Do we really want to have an honest debate about race?

Henry Percy exposes this question with Fareed Zakaria in ‘Gun Violence in America Is Off the Chart’ in American Thinker, 1/14/13.


Shortly after being sworn in as Attorney General, Eric Holder told an interviewer that the US is “essentially a nation of cowards … we, average Americans, simply do not talk enough with each other about things racial.” I don’t know if Mr. Holder is an “average American,” but here’s a small contribution to the national dialogue on “things racial” from the Bureau of Justice Statistics:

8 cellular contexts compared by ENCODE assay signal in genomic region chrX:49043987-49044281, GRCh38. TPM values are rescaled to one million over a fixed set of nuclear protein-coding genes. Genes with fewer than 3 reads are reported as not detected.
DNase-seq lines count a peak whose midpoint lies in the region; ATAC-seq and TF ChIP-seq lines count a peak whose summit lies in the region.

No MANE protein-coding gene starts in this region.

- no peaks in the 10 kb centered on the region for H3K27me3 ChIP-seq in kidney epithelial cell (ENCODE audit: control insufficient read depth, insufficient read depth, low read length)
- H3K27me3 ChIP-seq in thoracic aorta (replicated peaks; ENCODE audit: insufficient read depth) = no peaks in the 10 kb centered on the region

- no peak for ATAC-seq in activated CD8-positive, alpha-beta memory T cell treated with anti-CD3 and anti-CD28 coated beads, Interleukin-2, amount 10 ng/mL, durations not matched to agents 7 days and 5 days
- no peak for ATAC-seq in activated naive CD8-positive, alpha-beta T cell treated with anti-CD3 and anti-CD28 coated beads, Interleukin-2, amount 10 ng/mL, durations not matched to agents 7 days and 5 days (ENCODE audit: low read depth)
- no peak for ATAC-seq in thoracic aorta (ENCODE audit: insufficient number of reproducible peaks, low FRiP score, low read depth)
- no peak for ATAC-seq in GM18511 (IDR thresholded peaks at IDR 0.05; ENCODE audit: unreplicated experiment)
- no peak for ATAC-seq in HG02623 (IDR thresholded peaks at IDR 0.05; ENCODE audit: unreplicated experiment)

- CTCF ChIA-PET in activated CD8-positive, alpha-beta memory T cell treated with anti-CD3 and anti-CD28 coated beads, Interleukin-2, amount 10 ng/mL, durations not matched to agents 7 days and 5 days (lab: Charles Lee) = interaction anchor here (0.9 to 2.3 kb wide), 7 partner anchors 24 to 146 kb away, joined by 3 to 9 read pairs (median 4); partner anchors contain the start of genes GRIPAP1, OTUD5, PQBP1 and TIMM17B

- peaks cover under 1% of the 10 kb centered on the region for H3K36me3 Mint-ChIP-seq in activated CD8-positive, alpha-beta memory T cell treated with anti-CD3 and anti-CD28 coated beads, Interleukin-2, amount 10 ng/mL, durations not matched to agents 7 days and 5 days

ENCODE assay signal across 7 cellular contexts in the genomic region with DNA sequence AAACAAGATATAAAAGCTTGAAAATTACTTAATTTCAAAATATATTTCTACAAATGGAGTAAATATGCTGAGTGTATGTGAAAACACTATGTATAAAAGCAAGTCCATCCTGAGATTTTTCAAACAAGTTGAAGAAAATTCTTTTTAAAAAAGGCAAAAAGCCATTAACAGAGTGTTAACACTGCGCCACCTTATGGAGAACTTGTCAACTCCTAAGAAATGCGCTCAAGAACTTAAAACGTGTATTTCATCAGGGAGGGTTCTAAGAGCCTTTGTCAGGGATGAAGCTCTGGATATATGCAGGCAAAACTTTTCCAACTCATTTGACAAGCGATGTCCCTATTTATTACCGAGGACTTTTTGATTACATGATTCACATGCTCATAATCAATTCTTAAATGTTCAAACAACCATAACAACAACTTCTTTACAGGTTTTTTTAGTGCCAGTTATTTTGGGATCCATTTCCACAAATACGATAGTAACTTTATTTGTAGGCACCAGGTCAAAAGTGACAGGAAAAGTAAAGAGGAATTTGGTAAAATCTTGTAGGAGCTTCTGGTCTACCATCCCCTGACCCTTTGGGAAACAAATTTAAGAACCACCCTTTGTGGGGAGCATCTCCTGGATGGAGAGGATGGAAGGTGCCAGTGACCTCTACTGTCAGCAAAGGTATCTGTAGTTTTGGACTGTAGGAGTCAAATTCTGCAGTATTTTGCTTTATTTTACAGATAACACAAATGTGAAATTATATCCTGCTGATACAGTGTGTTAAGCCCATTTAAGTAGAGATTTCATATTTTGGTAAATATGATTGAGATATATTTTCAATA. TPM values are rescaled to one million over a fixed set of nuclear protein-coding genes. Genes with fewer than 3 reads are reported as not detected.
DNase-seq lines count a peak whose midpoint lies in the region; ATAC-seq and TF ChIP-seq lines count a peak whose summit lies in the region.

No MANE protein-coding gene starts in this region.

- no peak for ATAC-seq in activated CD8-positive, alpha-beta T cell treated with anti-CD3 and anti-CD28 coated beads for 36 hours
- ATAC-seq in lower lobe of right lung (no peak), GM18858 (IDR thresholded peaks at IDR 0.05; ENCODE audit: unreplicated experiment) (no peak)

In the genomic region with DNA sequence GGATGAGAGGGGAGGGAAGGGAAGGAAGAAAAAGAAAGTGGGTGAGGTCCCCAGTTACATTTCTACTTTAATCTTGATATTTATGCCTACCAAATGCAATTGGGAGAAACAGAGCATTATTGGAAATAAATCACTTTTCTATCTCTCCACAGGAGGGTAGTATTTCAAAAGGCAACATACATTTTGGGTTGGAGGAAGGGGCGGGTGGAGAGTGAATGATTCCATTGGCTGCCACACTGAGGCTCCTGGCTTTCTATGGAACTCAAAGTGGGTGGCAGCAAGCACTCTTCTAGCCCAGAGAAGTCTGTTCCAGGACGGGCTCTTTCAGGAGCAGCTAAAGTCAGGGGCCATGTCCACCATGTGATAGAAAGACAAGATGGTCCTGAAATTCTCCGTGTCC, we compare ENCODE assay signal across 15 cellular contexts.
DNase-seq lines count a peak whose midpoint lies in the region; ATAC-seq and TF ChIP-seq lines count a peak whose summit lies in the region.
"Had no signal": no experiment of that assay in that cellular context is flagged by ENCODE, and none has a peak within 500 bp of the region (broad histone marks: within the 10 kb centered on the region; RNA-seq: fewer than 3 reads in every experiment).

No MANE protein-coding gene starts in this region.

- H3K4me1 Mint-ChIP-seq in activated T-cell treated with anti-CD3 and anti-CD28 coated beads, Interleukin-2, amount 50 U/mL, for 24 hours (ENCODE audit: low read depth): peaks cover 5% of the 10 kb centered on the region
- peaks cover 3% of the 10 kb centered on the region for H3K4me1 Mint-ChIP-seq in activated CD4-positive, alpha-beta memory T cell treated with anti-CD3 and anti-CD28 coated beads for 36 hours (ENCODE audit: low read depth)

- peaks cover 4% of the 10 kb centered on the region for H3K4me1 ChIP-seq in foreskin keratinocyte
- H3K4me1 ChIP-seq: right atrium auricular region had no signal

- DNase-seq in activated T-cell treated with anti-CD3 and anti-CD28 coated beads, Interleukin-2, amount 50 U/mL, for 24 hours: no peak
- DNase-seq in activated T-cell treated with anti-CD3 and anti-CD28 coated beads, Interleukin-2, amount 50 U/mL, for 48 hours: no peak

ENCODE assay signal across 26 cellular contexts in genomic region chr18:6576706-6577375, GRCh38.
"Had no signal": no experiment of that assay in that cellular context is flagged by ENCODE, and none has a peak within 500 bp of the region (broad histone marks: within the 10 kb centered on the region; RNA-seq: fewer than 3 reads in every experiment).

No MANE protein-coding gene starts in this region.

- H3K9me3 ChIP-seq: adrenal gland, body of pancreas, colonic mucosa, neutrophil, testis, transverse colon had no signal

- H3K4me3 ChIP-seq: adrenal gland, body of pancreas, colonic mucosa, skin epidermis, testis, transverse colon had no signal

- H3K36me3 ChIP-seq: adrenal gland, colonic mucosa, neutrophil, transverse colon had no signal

In 2008, the homicide victimization rate for blacks (19.6 homicides per 100,000) was 6 times higher than the rate for whites (3.3 homicides per 100,000) … the offending rate for blacks (24.7 offenders per 100,000) was 7 times higher than the rate for whites (3.4 offenders per 100,000).

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Some would say that reciting this fact is racist.  It would be if I insisted the cause of this higher level of violence is race based, but it is not.  This very uncomfortable fact underlies that the focus on gun violence is urban and cultural in its origins.  High levels of gun ownership in less urban locations have little correlation with violent crime. It is easy to ban something.  It is much harder to change culture.  But it is more effective.